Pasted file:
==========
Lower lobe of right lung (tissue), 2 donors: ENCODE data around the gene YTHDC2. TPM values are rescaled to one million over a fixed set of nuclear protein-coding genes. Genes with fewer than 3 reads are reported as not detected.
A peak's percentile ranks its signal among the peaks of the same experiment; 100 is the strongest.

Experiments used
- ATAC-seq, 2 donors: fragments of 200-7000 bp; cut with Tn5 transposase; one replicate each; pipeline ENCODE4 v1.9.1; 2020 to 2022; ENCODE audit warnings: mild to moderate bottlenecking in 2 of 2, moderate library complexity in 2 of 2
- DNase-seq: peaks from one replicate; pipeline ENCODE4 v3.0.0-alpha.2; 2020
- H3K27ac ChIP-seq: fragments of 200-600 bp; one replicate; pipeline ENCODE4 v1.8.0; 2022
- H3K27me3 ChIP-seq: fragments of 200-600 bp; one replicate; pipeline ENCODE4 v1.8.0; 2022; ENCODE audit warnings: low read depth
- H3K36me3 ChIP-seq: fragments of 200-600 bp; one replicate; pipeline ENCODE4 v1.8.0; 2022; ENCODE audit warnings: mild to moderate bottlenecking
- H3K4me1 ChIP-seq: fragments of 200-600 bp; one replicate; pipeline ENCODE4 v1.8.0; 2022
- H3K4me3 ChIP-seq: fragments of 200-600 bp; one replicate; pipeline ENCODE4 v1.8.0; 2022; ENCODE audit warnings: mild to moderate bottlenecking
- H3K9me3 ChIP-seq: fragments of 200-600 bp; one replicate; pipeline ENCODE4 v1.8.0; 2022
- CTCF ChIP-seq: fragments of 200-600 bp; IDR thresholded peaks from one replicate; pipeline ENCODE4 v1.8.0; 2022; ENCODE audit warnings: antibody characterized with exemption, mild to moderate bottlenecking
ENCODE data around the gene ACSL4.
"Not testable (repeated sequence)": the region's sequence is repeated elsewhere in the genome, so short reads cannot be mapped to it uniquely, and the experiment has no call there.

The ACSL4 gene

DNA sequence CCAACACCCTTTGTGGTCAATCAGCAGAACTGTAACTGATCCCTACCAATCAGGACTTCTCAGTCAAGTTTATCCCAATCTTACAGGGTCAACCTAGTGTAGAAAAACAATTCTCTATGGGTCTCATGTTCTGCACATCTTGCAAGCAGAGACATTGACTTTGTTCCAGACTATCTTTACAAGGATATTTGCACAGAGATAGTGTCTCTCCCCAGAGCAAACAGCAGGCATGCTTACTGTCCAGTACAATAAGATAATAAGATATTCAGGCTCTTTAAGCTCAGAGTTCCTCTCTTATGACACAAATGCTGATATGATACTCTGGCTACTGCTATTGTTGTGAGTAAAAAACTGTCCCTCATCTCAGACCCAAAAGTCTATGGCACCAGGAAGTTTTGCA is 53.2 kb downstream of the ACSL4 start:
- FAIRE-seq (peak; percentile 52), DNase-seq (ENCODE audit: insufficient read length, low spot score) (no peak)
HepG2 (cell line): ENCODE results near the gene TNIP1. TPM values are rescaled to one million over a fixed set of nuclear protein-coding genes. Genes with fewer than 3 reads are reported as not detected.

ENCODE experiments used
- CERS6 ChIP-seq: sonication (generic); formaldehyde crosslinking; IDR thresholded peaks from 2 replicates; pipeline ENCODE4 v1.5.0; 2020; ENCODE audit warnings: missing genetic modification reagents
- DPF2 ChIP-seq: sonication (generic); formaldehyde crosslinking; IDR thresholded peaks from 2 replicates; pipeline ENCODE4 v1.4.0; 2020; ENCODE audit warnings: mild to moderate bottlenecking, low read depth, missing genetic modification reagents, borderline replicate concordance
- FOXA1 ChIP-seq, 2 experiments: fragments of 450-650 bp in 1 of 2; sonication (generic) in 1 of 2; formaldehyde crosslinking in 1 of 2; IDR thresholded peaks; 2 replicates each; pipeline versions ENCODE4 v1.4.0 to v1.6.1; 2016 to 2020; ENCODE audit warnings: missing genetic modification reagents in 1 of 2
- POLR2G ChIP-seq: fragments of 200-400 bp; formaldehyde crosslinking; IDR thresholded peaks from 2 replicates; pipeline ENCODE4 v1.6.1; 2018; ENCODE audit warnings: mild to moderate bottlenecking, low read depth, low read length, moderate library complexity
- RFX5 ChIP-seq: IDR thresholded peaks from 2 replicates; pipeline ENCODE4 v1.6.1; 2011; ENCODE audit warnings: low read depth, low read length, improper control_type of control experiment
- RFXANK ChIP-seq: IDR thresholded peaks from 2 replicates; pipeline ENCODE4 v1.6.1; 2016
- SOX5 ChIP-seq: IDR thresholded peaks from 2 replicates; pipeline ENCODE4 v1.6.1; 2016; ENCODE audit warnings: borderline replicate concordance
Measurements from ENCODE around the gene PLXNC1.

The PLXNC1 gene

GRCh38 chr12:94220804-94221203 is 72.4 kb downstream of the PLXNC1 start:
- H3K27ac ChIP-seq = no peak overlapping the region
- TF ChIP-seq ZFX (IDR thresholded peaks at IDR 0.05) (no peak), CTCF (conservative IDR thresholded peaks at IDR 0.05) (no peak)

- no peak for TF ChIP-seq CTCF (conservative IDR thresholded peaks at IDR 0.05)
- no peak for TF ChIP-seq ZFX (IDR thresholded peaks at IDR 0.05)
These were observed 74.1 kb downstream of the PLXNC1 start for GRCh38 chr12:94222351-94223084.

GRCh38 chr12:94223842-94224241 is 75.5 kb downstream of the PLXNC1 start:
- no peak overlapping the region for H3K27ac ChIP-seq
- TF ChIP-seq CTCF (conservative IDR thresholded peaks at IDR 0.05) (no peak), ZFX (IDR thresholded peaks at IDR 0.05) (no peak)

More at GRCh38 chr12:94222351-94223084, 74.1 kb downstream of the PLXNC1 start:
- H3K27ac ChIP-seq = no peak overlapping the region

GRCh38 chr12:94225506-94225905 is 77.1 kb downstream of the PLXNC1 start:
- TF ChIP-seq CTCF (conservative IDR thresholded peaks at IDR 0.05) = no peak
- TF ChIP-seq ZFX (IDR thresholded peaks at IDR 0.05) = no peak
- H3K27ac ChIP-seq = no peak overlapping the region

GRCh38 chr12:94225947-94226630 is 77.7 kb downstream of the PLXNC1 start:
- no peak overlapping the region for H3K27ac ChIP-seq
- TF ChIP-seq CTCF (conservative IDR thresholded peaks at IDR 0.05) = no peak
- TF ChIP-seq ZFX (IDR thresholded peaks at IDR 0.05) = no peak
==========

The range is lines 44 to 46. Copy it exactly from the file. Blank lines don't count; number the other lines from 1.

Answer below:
GRCh38 chr12:94225947-94226630 is 77.7 kb downstream of the PLXNC1 start:
- no peak overlapping the region for H3K27ac ChIP-seq
- TF ChIP-seq CTCF (conservative IDR thresholded peaks at IDR 0.05) = no peak